Tendance Coatesy

Left Socialist Blog

The Missing Picture: The Khmer Rouge.

with 24 comments

The Khmer Rouge carried out one of the worst genocides of the 20th century.

From 1975 to 1979 from  1.4 million and 2.2 million people died, with perhaps half of those deaths being due to executions, and the rest from starvation and disease.

The Missing Picture, which won the Certain Regard prize at Cannes in 2013, is a heart-rending account of the personal and political tragedies caused by their rule.

Cambodian film-maker Rithy Panh uses clay figures and newsreels to evoke the 4 year-long holocaust.

Panh dramatises his 1970s childhood through these painted clay figurines. A happy time, a Cambodia where people enjoy the normal pleasures of food, family parties, dancing and films, is brought to an end by the arrival of the black suited Khmer Rouge.  As part of the middle class (teachers) his parents, with their children, are sent to be the countryside to be “re-educated” in the new ideology.

They are reduced to the level of beasts of burden, scraping what food they can.

All except Panh die, amidst great suffering and the hectoring slogans of their masters. The author himself ends up in the hardest labour camps, for questioning the inequality of rations in ‘Democratic Kampuchea’.

In the film Panh looks for the “missing picture”, that is of Pol Pot, and his murders, and the genocide.

There is archive material of slaves labouring on pharaonic irrigation projects, of the Khmer Rouge leaders addressing their followers, with the portraits of Marx, Lenin, Lenin and Stalin behind the podium.

The film makes clear that resistance was impossible but that individuals and  families, by their simple dignity, refused to go along with the ideological terror.

The Missing Picture is a deeply affecting film.

Amongst the many images that haunt the audience is a calm statement: what were those in Paris and eleswherewho  endorsed the Khmer Rouge slogans thinking?

One might well ask.

The reality of life in ‘Democratic Kampuchea was soon known to the world, and the French in particular after the publication in 1977  of François Ponchaud’s Cambodge année zéro.

News rapidly got round about the genocide.

Not, apparently, though to Alain Badiou. He waxed ‘enthusiastic’ about the Khmer Rouge . He defended them tooth and nail against the Vietnamese  invaders who put a stop to their rule.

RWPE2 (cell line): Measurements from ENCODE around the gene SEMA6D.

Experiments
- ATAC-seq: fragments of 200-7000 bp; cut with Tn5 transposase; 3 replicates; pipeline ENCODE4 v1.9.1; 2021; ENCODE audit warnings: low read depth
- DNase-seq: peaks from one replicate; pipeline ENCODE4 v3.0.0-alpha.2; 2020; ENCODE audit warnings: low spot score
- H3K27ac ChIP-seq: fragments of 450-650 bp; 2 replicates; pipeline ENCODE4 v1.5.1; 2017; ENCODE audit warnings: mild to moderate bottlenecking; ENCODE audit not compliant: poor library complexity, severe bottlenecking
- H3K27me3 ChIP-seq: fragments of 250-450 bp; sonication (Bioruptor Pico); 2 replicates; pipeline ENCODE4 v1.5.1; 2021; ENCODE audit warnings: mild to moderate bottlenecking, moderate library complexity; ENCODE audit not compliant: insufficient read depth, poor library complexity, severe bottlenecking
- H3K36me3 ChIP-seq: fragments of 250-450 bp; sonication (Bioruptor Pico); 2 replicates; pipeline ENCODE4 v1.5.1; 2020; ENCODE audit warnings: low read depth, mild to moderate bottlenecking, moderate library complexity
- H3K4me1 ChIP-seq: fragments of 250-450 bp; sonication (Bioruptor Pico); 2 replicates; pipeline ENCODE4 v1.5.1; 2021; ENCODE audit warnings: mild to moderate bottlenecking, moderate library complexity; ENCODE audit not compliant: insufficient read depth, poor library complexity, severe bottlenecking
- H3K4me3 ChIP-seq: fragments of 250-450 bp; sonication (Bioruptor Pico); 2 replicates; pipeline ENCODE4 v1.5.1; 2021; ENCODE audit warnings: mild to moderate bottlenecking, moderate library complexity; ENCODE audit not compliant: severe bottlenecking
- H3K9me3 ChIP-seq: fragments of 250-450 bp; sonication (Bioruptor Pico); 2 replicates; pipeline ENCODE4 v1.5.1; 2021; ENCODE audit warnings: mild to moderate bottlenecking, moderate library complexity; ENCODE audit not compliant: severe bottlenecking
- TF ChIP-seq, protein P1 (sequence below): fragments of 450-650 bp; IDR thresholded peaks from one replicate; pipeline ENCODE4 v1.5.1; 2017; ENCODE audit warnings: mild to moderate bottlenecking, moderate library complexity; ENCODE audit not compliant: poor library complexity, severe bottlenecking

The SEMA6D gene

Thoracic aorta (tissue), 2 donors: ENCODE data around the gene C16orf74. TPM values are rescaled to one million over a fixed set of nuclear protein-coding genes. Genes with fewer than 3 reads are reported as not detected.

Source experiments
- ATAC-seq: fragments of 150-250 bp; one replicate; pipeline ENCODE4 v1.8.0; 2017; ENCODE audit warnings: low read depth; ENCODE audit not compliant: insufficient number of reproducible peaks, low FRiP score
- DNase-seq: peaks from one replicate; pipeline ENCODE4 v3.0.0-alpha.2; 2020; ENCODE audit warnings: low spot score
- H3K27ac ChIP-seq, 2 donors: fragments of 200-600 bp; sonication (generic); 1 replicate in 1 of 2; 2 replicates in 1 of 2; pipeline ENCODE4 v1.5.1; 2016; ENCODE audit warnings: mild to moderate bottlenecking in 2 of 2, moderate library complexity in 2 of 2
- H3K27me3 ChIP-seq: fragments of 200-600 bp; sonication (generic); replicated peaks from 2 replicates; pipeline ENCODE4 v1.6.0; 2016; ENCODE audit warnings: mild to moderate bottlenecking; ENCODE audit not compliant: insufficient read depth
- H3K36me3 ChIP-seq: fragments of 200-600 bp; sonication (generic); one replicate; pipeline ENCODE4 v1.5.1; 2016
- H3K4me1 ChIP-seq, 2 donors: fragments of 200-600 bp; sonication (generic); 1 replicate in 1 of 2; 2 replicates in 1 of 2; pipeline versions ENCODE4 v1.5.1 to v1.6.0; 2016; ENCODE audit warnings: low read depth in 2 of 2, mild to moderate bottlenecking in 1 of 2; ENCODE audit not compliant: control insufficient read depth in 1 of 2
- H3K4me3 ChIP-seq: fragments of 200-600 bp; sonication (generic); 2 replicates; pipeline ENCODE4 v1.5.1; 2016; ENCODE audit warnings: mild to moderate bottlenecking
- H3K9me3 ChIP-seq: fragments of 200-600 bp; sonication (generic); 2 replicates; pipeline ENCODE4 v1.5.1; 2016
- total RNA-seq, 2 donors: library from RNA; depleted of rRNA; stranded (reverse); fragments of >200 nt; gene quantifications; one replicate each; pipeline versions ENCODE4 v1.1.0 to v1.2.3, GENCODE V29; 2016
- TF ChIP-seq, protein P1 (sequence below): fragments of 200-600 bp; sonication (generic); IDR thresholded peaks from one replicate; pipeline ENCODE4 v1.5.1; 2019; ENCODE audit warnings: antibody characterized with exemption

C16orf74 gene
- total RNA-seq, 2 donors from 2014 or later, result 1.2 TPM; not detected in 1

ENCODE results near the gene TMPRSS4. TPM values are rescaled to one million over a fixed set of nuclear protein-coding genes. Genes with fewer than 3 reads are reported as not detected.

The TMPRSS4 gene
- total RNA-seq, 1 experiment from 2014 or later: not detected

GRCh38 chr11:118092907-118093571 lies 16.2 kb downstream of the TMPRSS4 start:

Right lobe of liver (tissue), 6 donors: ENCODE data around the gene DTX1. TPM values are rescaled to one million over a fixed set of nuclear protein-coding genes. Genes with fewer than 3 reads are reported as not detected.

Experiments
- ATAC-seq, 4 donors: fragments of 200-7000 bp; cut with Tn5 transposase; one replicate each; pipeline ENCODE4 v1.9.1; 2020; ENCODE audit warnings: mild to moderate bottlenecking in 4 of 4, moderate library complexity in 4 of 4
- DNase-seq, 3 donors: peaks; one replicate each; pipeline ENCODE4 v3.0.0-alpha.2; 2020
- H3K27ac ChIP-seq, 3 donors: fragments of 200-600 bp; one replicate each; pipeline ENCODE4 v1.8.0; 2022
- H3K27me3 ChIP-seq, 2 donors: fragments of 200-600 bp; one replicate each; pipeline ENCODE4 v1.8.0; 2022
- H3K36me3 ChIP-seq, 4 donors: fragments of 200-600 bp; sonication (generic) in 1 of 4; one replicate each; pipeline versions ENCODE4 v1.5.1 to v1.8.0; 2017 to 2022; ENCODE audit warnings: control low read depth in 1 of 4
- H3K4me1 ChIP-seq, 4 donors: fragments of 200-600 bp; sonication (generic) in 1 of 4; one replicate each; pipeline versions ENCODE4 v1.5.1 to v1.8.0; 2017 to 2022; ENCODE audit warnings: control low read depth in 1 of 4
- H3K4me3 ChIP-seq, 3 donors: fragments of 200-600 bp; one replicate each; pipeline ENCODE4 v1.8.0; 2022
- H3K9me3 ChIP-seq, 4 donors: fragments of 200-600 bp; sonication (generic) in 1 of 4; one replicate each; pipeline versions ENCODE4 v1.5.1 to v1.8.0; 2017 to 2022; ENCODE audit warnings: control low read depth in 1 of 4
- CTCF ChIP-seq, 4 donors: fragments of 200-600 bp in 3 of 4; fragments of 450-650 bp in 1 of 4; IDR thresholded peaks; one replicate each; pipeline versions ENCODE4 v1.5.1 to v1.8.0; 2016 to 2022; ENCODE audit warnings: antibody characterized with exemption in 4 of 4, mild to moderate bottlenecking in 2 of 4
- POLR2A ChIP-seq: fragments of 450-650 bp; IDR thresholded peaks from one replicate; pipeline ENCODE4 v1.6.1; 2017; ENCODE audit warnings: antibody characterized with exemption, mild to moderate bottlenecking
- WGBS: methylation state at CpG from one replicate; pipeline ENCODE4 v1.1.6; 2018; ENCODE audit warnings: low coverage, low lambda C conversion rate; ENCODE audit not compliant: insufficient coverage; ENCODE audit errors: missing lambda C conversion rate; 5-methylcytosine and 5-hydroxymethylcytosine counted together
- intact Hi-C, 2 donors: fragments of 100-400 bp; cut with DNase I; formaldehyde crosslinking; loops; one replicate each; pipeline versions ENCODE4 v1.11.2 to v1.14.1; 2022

It was not until 2012 that the fêted philosopher and frequent contributor to New Left Review, expressed any “regrets” about this stand (Here).

People should see The Missing Picture and weep.

Including anybody tempted to admire Badiou.

Written by Andrew Coates

January 23, 2014 at 12:00 pm

24 Responses

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  1. Andrew,

    Jean Lacouture is another person who expressed regret. Here is what he said in a review of Ponchaud’s book in the New York Review of Books on March 31, 1977:

    François Ponchaud’s book can be read only with shame by those of us who supported the Khmer Rouge cause.

    However, one did not wait to the publication of Ponchaud’s book, or, indeed, Barron and Paul’s Peace With Horror published also in 1977 to know about what was going on in Cambodia. The so-called “liberation” of Cambodia was on April 17, 1975. News reports were being published almost immediately about the killings. Below is from The Times (April 25, 1975)

    , April 24: Khmer Rouge troops opened fire on a column of 350 Cambodian Muslim refugees, near the Thai border, killing about 40 of them, according to survivors.

    And there is plenty more where that came from.

    I do not tend to like comparisons of genocide A is worse than genocide B. It does no good to the families of the people who died under Mao to say it was worse under Pol Pot, but I feel I must comment on your suggestion that “The Khmer Rouge carried out probably the worst genocide of the 20th century.” I would say Hitler’s genocide trumped what happened in Cambodia, You might find the following book interesting: